My experience on Monday was leisurely, and almost sedate — just what I needed after several months without visiting any of the city’s biggest cultural attractions. Here’s what you need to know if you’re heading to the National Gallery soon.
The early bird gets the best admission times.
The National Gallery is open every day from 11 a.m. to 4 p.m., with entry windows every 30 minutes. (A ticket might say “2 to 2:30 p.m.,” but it means you can enter at any point in that half-hour.) Every Monday at 10 a.m., the museum releases tickets at nga.gov/tickets for dates beginning the following week. On July 20, for example, passes became available for July 27 to Aug. 2. By 5 p.m. that day, all passes for Monday and Saturday were gone, and many other time slots, including the first of each day, also were full. By Tuesday afternoon, tickets for the entire week were gone.
Demand is obviously going to be high: A total of 500 people are admitted throughout the day, which is a fraction of the museum’s regular attendance. (The National Gallery was the 16th-most-visited museum in the world in 2019, with 4,074,000 visitors, according to data from the Themed Entertainment Association.)
Incidentally, “sold out” on the website doesn’t necessarily mean the museum will be full: The National Gallery offers a limited number of timed-entry passes throughout the day, and those who don’t have passes can ask about admission with the next scheduled group.
Getting in is easy.
My tickets were for noon, so I arrived a little after 11:30 a.m. — visitors had been asked to show up 30 minutes early — but there was no line outside the Sixth Street NW entrance. I went next door to kill some time in the National Gallery’s Sculpture Garden, hoping that the mist blowing off the fountains would help with the unrelenting heat. Negative.
I returned to the West Building shortly before noon, and there was still no line. I went inside, where staff members were sitting behind clear plastic shields, gave my last name, and was cleared to enter. It took less than a minute, if you don’t count time loading the Eventbrite app.
Social distancing is not a problem.
Everyone I’ve told about going to the National Gallery has had the same two questions: Was it crowded? (No.) Are people wearing masks? (Definitely.) But these days, we all have different definitions of “crowded,” ranging from “there were other people who might potentially come near me” to “there was no way to stay six feet apart.” The National Gallery was on the far end of the “safe” spectrum.
All the tickets were taken, yet the museum felt satisfyingly, selfishly empty — as close as you can get to an experience out of “From the Mixed Up Files of Mrs. Basil E. Frankweiler.” In the galleries of furniture between the entrance and the temporary exhibits, it was just me and a security guard appreciating the portraits and the Chippendale-style chairs. Perusing “True to Nature: Open-Air Painting in Europe, 1780-1870,” there was often one other visitor in the same gallery — two at most — and because of the extra space, we cautiously, consciously took turns examining paintings on opposite sides of the room.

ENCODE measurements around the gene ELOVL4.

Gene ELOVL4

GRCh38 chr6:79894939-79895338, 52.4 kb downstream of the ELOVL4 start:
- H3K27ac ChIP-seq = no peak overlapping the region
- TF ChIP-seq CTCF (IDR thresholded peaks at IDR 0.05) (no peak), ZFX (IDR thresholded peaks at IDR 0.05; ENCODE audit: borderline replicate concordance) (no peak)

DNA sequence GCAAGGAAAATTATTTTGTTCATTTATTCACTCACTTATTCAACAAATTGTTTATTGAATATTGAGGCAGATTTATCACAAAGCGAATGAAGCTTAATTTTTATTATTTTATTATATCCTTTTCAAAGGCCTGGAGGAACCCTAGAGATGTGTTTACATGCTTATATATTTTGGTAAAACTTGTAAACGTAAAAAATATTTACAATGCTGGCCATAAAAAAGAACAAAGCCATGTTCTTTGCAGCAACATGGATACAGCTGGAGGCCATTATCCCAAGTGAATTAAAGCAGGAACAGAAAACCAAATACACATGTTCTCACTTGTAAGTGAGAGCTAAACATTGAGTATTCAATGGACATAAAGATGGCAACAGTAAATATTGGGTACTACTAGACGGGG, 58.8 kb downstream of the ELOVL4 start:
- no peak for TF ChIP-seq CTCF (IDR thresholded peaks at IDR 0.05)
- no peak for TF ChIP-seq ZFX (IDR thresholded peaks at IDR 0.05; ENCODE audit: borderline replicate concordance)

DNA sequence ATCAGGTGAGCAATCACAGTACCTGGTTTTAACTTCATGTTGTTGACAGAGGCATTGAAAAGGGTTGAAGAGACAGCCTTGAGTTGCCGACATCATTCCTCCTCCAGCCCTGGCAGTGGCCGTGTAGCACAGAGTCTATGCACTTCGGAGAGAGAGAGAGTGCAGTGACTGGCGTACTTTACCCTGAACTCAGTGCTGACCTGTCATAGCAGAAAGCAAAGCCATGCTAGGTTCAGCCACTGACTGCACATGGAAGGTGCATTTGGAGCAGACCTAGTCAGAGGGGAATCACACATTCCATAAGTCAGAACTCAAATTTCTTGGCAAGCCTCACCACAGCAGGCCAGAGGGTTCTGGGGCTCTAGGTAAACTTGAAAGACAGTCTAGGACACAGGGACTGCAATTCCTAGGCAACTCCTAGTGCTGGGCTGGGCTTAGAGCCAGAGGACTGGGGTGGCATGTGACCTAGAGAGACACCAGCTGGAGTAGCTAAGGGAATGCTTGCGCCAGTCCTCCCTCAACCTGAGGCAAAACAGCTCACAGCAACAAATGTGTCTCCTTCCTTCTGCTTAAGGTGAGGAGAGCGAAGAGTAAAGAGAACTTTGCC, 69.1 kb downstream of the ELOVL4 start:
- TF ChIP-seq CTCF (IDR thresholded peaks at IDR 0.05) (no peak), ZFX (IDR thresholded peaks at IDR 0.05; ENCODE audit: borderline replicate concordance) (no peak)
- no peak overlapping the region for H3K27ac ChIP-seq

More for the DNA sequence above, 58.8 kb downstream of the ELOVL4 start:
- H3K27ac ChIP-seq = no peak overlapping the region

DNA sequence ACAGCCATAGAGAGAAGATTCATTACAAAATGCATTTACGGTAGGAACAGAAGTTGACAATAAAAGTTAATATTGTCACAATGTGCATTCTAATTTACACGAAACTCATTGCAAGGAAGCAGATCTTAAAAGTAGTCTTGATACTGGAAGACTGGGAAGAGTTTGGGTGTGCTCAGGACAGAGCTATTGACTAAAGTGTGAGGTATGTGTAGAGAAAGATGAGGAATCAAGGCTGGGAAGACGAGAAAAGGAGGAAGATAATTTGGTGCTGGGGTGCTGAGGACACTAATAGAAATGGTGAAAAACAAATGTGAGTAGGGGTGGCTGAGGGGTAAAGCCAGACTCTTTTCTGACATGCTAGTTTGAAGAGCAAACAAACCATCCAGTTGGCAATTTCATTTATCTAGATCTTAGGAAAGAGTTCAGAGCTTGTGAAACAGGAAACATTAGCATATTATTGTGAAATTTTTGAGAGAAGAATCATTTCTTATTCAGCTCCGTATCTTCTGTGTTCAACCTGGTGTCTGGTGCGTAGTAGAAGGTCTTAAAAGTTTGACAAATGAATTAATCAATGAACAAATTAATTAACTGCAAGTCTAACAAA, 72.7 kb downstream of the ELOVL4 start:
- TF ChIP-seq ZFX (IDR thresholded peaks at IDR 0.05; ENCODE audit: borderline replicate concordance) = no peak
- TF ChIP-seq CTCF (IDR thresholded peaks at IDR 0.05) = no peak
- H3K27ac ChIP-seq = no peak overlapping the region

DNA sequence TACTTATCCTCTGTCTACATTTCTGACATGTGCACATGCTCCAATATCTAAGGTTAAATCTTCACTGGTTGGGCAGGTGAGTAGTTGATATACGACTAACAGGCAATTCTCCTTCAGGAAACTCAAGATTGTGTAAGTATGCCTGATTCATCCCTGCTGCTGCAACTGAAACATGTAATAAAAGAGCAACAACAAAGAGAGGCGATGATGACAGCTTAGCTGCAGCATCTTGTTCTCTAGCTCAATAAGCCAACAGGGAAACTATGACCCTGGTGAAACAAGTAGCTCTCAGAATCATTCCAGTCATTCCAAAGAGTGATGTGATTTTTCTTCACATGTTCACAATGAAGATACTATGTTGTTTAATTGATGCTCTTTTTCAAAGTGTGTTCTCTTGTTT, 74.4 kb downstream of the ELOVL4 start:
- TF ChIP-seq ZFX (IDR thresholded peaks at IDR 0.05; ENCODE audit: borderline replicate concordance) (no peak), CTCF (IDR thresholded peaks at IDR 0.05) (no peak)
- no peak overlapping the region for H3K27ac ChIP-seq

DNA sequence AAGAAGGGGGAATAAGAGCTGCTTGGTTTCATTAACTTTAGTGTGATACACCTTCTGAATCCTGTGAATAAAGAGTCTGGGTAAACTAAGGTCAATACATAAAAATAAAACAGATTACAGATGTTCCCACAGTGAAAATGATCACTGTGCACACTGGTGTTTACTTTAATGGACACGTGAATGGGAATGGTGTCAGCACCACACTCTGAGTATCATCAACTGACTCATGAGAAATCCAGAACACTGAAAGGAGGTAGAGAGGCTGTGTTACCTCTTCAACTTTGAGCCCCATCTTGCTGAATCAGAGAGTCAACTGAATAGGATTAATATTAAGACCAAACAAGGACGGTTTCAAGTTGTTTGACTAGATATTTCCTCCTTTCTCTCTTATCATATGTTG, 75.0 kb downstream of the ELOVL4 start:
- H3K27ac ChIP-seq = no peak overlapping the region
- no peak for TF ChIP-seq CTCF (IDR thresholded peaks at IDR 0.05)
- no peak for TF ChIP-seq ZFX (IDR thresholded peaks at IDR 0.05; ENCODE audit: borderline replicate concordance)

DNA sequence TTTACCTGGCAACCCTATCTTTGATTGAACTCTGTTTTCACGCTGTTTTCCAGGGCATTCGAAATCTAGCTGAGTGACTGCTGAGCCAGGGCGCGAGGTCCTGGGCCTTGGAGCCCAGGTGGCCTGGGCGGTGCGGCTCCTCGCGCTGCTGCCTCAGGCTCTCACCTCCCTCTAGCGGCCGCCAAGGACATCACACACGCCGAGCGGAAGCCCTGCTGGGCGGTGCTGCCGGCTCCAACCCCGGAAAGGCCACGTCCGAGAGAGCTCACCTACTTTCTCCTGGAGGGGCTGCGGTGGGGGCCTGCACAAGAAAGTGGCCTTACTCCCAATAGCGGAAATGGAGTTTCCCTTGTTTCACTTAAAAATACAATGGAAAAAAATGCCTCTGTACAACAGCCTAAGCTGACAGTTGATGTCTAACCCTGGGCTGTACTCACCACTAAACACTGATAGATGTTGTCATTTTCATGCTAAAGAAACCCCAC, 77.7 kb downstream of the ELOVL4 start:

Even in “Degas at the Opéra,” which has been extended through Oct. 12, there were rarely more than four or five other people in a room. It was an unhurried experience that’s incredibly rare at major museums — I could gaze at the brushstrokes or the details, and then take a few steps back if another visitor wanted a closer look. I didn’t even mind if someone blocked a painting, or “Little Dancer Aged Fourteen,” featured in the last room of the exhibition, because there was something else that I could look at without anyone being in the way. Maybe it was happiness to be back out in public, or fear of the coronavirus, but everyone was happy to offer courtesy and give others space.
You might not be able to see your favorite pieces.
Tourists heading to the National Gallery usually have a list of works they’re eager to see, such as Leonardo da Vinci’s “Ginevra de’ Benci” or Augustus Saint-Gaudens’s “Shaw Memorial,” and many Washingtonians who frequent the museum have favorite works they visit like old friends. But with only a fraction of the exhibition spaces open, many of the biggest draws remain out of view.
Instead, there are three rooms of intricately carved American 18th and 19th century furniture, interspersed with appropriate oil paintings, such as Gilbert Stuart portraits of John and Abigail Adams; eight galleries of 19th and 20th century sculpture, including multiple studies of Degas’s “Little Dancer Aged Fourteen”; and the five galleries of medieval, renaissance and baroque sculpture and decorative art. Perhaps the boldest names are in Gallery 39, which includes still-lifes and dog portraits by Manet, Cézanne, Toulouse-Lautrec and Renoir.
I point this out not to dissuade anyone from visiting, but to keep expectations in check: You won’t see the Dutch masters the museum is known for, or the modern artists featured in the East Building, which is closed. But you might be spurred to examine the Titian on the ceiling in Gallery 14, or study the Rodin bronzes in Gallery 3.
You can have coffee now. Masks are coming soon.
While the open galleries and exhibitions are on the ground floor, the cafe and small shop are on the lower concourse level. (The Garden Cafe is being renovated, and the main gift shop is closed — you have to walk past them to reach the escalator and stairs.) The coffee bar sells espresso drinks and snacks such as pain au chocolat or oatmeal raisin cookies.
I stopped by the shop hoping they’d have some arty face coverings but was told they hadn’t yet arrived. A few, including a pair with Van Gogh and Monet prints, are available on shop.nga.gov.
If you go
National Gallery of Art West Building
Entrance at Sixth Street and Constitution Avenue NW. nga.gov.
When: Daily from 11 a.m. to 4 p.m.
Admission: Free; timed-entry passes must be reserved in advance.